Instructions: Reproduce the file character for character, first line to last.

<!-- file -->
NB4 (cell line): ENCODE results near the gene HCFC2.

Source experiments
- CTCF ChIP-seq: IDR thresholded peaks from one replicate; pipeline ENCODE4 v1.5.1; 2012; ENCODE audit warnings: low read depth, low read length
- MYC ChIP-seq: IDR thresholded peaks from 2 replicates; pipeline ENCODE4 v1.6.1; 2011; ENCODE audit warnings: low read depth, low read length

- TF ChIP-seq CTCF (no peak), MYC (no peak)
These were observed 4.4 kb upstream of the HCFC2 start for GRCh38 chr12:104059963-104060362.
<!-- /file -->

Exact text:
NB4 (cell line): ENCODE results near the gene HCFC2.

Source experiments
- CTCF ChIP-seq: IDR thresholded peaks from one replicate; pipeline ENCODE4 v1.5.1; 2012; ENCODE audit warnings: low read depth, low read length
- MYC ChIP-seq: IDR thresholded peaks from 2 replicates; pipeline ENCODE4 v1.6.1; 2011; ENCODE audit warnings: low read depth, low read length

- TF ChIP-seq CTCF (no peak), MYC (no peak)
These were observed 4.4 kb upstream of the HCFC2 start for GRCh38 chr12:104059963-104060362.